• Slide heavy items across the kitchen top instead of lifting them.


  • Spread cleaning tasks out over a whole week instead of doing them all in one go.
  • Alternate heavy cleaning tasks with light ones and either get someone to help you or break up the heavier cleaning tasks into multiple steps.
  • Use brushes, mops or dusters with extended handles to avoid bending, stretching or reaching.


  • Wash one or two loads as they accumulate instead of doing multiple loads less often.
  • Collect clothes in one place (e.g., a hamper) and then bring them to the laundry room in a wheeled cart if possible.
  • If your laundry room is in the basement, plan to stay there until your laundry is done and set up a place to relax while you wait.
  • Sit down when you iron and adjust the height of your ironing board as necessary.
  • Buy clothes that are easy to wash and care for.


  • Lay out the clothes you are going to wear the next day from the night before.
  • Try to sit down while dressing.
  • Dress the weaker side of your body first, but undress the stronger side of your body first.
  • Use a long-handled shoe horn to avoid bending.
  • Wear clothes with Velcro fastenings or something equally easy to do and undo. This could make it easier to get dressed, undressed and go to the toilet.
  • Wear loose-fitting clothes with elastic waistbands rather than buttons or zippers.
  • Look for wrap-around rather than pull-over type clothing and clothing that opens in the front rather than the back.

Climbing stairs

  • When going up the stairs, step up with the strong leg first; when going down the stairs, step down with the weak leg first – the saying “up with the good, down with the bad” will make this easy to remember. In doing so, the strong leg does all the lifting and lowering.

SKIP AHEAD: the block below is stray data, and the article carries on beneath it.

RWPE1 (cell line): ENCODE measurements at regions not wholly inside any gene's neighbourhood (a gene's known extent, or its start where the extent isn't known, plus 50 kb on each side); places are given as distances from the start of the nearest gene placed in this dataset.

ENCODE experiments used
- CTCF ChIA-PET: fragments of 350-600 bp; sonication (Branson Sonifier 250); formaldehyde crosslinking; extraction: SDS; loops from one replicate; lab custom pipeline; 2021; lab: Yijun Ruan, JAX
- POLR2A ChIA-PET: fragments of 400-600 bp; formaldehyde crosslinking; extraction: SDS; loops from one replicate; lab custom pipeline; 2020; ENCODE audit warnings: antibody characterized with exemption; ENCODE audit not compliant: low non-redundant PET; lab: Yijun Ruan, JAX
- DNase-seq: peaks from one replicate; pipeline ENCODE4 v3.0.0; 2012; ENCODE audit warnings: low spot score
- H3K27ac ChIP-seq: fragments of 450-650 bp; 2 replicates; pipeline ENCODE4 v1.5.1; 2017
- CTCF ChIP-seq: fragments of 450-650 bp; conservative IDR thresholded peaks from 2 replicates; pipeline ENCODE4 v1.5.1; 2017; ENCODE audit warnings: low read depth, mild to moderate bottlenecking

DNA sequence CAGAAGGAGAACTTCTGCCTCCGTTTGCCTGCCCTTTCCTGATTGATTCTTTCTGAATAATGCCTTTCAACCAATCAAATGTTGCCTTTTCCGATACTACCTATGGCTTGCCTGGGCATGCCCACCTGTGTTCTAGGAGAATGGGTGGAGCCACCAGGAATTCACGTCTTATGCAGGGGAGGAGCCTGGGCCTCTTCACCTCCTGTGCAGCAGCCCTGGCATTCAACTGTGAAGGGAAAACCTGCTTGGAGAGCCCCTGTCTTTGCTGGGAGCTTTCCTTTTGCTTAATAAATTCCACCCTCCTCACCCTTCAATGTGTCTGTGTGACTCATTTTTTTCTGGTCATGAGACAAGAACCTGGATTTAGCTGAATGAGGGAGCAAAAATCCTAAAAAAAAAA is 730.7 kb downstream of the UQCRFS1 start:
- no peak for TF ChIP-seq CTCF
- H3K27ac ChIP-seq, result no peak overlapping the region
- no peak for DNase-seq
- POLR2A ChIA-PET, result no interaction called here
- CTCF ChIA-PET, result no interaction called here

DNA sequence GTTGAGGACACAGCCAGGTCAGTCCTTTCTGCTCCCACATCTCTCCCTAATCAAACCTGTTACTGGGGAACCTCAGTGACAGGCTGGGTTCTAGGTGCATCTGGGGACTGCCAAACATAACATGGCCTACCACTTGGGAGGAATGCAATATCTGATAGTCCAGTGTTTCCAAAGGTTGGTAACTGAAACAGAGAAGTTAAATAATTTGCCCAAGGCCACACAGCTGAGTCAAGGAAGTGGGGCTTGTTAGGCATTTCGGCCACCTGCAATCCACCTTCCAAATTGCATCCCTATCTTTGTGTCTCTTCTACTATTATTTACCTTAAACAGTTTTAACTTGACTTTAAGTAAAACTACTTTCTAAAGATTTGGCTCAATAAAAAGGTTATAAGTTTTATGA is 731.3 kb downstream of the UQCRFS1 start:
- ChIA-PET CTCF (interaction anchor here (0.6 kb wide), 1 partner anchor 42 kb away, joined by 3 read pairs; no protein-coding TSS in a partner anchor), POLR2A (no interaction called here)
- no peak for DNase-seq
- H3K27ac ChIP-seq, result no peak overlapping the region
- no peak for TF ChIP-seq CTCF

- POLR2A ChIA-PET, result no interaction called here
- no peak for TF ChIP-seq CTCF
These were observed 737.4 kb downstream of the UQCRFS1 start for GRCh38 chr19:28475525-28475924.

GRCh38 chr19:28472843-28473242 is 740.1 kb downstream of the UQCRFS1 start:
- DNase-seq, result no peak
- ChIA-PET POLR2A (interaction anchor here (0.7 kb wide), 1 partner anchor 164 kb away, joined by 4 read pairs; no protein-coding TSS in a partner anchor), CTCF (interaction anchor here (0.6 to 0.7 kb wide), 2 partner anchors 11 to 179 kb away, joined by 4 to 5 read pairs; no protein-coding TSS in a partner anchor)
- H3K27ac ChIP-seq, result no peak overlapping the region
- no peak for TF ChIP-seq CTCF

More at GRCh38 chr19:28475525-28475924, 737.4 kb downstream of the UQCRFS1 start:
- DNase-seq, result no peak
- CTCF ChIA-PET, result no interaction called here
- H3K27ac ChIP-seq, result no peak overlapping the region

Bathing and showering

  • Keep your toiletries together by the bathtub or shower.
  • Use grab bars to safely get in and out of the bathtub.
  • Use a tub bench or stool when showering or bathing.
  • Avoid hot water when showering or bathing as it increases fatigue.
  • Use a thermometer to check the temperature of your bath water.

Infant and child care

  • Avoid using your back muscles when lifting an infant or a child; make sure to always use your leg and arm muscles.
  • Wash, change and dress an infant or a child at waist height.

Working at a desk

  • Arrange the height of your desk and chair in a way that will help you maintain proper posture, which in turn reduces shoulder and neck pain.
  • Use a chair with good back support.
  • Arrange your computer, filing cabinets and other office equipment so they are as accessible as possible.
  • Rest the receiver on your shoulder to free your hands during long phone conversations or use a device that makes your telephone hands-free.


The following are practical lifestyle tips for managing everyday tasks, errands and responsibilities for people living with MS:


Mobility means different things to different people.

For some, it means being able to go on long walks on the beach, while for others it means being able to get around and just run normal errands. No matter what mobility means to each of us personally, the ability to get where you want to go is important to everyone.